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A couple of power supply questions...

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  • Stone
    replied
    OK, problem solved. After not finding a suitable i.e., fully working, P4 power supply in my stash pile I decided to rig a non-P4 model with the P9 motherboard power cable it didn't come with that the P4 models do have. So I cut the plug off the dead one and made one of these:

    http://www.gttkc.com/shop/index.php?...roducts_id=638

    That was easy enough and now my P4 is back in full operation.

    Leave a comment:


  • luckybob
    replied
    in all honesty, I haven't found it worth the trouble to fix ATX power supplies. At least not "standard" ones. I've done it once, to a 350w unit, but it was special. It had extremely high 5/3.3V rails and I needed it for a special project. It was HELL to replace the secondary caps. Took all afternoon. These little supplies are high quality and just plain work for older systems. http://www.newegg.com/Product/Produc...82E16817151117

    The power efficiency and stability of the latest units is practically unbeatable. The power supply in my "gaming" computer is 1200W, the fan runs at MAYBE 1000rpm, 92% efficient, and has a < 1% regulation and <25mv ripple.

    Leave a comment:


  • Stone
    replied
    It's all the same system, a Gateway, and it came with the Newton. The Newton does nothing when tested as you described. It even has a test button with a green pilot light that does nothing either.

    I think the ESP-300 is just the regular Chinese junk, by any name. But, hey, it still partially works. Probably not much longer, though, without some caps.

    Leave a comment:


  • Old Thrashbarg
    replied
    Think of this as the poor man's test.
    It's also of limited use on this sort of equipment, since caps will often still show full capacitance but have a high ESR, and ESR is quite an important factor here.

    The Newton units are good quality, and shouldn't have any problems with capacitors... I've only ever come across one dead one, and it had been hit by a power surge. You said you tried a different PSU in the one system, but did you do the same for this one?

    I'd also try hooking up a couple old drives or something to put a bit of a load on it, then power it up outside the machine (jump the green wire in the ATX connector to one of the ground wires with a paperclip or something) and see what happens...

    The ESP-300 model number sounds like it might be a rebranded Channelwell unit, but I'm not sure on that. Can you get a picture of the inside of it? It definitely does sound like bad caps on this one.

    Leave a comment:


  • Stone
    replied
    One is from a Gateway. It's a Newton Power Ltd., Model: NPS-160CB-1 A REV:00 and it's the totally bad one. Nothing obvious upon visual inspection. No burns, scorching or bulging, disfigured or leaking caps.


    The other is a MAX Model: ESP:300 and it works except the machine reboots upon DVD insertion. It has a few caps that ‘may’ be bulging just a bit and are therefore suspicious.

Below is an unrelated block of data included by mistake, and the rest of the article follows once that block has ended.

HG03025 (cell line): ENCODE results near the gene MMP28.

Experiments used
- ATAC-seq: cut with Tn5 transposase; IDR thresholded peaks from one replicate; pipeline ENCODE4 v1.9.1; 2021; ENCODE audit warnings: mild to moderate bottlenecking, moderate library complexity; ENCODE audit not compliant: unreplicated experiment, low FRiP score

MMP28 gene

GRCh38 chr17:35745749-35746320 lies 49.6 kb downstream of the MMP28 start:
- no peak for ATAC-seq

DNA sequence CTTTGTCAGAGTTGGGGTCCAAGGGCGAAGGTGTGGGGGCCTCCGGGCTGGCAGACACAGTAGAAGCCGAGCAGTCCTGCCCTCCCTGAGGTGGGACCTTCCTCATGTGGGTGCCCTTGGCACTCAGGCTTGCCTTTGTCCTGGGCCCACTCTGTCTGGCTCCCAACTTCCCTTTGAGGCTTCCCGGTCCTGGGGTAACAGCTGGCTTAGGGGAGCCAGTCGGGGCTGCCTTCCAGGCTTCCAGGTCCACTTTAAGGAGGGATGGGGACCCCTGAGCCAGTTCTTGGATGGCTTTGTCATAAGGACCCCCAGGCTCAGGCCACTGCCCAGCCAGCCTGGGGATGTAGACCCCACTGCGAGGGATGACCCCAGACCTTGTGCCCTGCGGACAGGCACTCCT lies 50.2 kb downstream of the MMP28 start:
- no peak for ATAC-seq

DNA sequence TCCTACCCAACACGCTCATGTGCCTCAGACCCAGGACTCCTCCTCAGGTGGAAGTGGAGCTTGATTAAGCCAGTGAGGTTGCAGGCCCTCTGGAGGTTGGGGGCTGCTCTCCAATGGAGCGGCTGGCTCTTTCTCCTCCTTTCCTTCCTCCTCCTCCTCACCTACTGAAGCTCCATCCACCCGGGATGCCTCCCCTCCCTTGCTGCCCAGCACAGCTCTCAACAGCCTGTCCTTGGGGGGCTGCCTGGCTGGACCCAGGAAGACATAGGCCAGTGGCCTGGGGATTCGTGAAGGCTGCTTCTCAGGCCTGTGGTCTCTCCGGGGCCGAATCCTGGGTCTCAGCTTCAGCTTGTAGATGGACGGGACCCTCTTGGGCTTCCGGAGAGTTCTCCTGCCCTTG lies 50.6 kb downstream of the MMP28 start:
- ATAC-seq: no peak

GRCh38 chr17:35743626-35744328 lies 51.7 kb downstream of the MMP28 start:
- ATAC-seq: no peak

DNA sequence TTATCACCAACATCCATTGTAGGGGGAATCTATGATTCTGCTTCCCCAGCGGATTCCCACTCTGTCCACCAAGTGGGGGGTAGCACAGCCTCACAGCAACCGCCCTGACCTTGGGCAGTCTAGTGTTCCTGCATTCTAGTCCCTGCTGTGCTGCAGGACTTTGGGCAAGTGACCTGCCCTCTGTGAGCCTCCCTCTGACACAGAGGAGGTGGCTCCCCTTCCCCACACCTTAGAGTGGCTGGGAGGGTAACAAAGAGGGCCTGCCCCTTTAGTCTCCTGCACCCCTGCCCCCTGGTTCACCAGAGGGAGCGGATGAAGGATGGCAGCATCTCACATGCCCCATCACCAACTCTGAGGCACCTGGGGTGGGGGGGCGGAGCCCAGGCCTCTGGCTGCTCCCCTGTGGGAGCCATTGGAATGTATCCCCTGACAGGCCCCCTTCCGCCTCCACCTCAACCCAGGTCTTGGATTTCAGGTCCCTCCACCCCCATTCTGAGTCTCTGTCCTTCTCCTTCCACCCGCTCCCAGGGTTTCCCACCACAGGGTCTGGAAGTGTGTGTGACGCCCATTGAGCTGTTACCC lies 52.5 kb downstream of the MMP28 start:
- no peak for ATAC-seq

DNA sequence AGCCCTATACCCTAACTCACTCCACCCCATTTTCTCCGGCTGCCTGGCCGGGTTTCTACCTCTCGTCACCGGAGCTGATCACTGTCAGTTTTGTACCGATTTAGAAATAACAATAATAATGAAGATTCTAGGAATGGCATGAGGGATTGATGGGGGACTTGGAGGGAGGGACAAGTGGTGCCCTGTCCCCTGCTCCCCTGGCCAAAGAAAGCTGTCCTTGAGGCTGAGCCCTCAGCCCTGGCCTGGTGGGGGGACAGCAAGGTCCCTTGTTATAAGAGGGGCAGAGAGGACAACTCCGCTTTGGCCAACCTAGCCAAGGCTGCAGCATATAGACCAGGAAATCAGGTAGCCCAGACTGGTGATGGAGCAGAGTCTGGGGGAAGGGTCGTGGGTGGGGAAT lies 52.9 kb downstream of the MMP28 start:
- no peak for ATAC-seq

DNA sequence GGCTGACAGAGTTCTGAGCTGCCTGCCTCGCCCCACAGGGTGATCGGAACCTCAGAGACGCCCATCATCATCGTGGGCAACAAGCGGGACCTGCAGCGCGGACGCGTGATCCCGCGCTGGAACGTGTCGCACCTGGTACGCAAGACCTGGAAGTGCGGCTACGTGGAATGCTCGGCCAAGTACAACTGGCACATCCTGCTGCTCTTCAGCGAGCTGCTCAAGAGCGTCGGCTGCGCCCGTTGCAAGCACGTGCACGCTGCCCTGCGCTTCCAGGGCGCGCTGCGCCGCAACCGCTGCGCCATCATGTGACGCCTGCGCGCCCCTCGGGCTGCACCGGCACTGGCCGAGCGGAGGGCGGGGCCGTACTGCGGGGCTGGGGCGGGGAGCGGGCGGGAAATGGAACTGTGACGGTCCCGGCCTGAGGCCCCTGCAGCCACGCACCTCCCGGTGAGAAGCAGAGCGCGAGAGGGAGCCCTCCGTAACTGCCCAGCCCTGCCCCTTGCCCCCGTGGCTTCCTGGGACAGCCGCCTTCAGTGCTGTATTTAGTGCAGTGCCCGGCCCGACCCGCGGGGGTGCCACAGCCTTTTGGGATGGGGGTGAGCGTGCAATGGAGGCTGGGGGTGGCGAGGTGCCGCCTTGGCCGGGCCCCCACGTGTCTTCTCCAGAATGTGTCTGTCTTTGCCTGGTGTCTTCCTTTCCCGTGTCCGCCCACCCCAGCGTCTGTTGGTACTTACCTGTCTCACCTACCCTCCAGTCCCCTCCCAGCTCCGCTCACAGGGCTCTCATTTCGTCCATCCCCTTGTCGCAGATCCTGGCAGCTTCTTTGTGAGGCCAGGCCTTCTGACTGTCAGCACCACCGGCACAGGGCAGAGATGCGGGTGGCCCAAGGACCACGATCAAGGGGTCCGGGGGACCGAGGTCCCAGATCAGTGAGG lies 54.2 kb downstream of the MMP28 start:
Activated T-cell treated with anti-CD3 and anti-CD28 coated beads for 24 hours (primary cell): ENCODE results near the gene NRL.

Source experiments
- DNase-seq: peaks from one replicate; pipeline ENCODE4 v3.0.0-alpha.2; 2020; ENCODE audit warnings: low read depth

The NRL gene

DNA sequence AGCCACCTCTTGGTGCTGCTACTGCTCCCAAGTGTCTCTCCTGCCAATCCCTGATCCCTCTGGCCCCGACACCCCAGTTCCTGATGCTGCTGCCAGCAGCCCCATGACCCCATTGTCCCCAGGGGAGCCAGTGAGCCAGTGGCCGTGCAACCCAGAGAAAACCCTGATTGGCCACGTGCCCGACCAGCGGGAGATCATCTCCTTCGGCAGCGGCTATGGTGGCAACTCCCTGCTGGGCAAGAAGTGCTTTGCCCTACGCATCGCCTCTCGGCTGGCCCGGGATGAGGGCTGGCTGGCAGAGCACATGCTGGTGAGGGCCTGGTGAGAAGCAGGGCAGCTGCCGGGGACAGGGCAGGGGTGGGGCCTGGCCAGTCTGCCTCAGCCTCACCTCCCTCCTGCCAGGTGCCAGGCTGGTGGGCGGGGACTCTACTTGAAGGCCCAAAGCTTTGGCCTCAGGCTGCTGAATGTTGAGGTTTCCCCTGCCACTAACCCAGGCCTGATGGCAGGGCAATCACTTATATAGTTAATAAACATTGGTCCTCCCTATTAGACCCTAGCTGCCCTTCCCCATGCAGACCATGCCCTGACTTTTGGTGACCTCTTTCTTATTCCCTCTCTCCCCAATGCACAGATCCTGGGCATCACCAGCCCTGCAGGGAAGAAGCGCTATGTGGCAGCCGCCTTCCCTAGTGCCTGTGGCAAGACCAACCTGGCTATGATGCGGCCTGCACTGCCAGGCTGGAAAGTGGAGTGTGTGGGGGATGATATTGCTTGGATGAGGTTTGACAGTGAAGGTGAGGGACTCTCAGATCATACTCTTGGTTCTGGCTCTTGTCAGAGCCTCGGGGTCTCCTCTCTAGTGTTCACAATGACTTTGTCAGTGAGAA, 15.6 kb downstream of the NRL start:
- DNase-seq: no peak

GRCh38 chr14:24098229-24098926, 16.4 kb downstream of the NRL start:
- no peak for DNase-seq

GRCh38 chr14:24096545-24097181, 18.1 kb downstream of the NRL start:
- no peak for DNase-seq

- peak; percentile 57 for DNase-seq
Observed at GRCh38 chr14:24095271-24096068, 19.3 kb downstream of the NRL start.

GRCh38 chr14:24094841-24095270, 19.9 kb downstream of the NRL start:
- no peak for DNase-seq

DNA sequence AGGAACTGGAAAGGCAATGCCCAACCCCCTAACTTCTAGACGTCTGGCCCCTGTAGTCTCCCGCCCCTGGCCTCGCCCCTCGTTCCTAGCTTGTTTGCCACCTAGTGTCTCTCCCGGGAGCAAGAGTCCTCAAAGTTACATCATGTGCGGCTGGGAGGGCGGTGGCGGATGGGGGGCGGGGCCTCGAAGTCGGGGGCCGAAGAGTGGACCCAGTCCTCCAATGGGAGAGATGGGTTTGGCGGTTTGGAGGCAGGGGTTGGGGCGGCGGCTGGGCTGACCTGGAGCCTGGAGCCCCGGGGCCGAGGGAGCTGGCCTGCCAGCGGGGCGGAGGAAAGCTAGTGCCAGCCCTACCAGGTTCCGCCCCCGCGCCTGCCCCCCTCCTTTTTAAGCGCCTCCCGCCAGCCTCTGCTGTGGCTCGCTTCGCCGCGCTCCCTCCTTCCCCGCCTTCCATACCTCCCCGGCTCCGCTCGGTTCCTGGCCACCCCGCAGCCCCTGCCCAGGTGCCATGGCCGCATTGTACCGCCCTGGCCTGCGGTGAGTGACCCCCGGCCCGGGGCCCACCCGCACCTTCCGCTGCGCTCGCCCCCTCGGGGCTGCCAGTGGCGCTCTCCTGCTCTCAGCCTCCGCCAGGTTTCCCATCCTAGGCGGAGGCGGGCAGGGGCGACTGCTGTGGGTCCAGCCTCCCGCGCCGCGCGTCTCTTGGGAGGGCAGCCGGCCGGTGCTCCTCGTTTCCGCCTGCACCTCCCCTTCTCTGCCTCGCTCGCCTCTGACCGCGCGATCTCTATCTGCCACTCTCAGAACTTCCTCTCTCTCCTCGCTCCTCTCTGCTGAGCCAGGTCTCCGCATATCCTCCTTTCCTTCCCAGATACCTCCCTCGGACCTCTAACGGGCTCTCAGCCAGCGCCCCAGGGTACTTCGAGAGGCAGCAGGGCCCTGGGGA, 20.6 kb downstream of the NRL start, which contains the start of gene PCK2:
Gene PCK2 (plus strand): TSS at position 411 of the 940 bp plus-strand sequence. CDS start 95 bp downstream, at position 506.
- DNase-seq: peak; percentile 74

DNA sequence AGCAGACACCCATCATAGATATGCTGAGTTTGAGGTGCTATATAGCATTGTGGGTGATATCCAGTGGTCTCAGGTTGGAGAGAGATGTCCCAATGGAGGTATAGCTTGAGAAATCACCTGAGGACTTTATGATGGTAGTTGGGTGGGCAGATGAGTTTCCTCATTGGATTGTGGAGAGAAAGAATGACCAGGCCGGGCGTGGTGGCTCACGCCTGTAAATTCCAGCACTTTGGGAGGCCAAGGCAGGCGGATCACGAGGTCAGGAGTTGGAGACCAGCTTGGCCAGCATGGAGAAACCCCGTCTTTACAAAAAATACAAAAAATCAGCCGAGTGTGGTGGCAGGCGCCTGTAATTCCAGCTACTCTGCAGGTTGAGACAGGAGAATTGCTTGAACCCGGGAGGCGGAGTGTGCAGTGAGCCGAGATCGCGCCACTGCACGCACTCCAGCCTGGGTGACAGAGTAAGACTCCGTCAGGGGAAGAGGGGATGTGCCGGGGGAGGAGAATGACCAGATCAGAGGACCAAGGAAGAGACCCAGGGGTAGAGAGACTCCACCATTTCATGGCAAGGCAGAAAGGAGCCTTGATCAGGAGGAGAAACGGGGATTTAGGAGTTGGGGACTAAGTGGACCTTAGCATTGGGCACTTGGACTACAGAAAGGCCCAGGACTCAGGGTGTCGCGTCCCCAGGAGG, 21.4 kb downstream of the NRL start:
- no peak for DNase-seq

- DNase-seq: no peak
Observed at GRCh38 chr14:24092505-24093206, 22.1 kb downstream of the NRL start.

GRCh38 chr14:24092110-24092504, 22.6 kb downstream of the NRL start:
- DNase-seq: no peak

Leave a comment:


  • barythrin
    replied
    It's not a perfect test (ESR is today's method) but you can do a simpler test of caps with a digital multimeter it just won't be able to prove if the cap is able to hold the full potential load that it's meant to. Think of this as the poor man's test.

    Leave a comment:


  • Old Thrashbarg
    replied
    Not really. To be able to properly test 'em you'd need an ESR meter.

    But have you actually pulled the covers and looked inside the units yet? Usually the caps bulge when they go bad, and are thus pretty easy to spot.

    Also, what specific PSUs are they? Chances are pretty good that I've repaired at least one or two of the same models, so I may be able to offer specific pointers for your units...

    Leave a comment:


  • Stone
    replied
    I don't have a cap checker, only a VOM. Is there any way to check caps with that?

    Leave a comment:


  • Old Thrashbarg
    replied
    I'd say about 90% of the time it's just bad capacitors. Sometimes you'll get a shorted rectifier or switching transistor, but such issues are considerably less common.

    Leave a comment:


  • Stone
    started a topic A couple of power supply questions...

    A couple of power supply questions...

    I've got some repair questions regarding ATX P4 power supplies.

    One is weak. In a machine with a CD-RW drive and a DVD drive the CD works fine but whenever I put a DVD into its drive the machine reboots. I determined that it was the power supply. Everything works fine with a new power supply. Any suggestions what to look for in this weak power supply to try and repair it?

    The other power supply is a no-go. The power button goes amber when I try to start the machine. There is no fan action. The only life other than the power button is the green pilot light on the motherboard. Any suggestions for a repair on this one?

    Thanks in advance.
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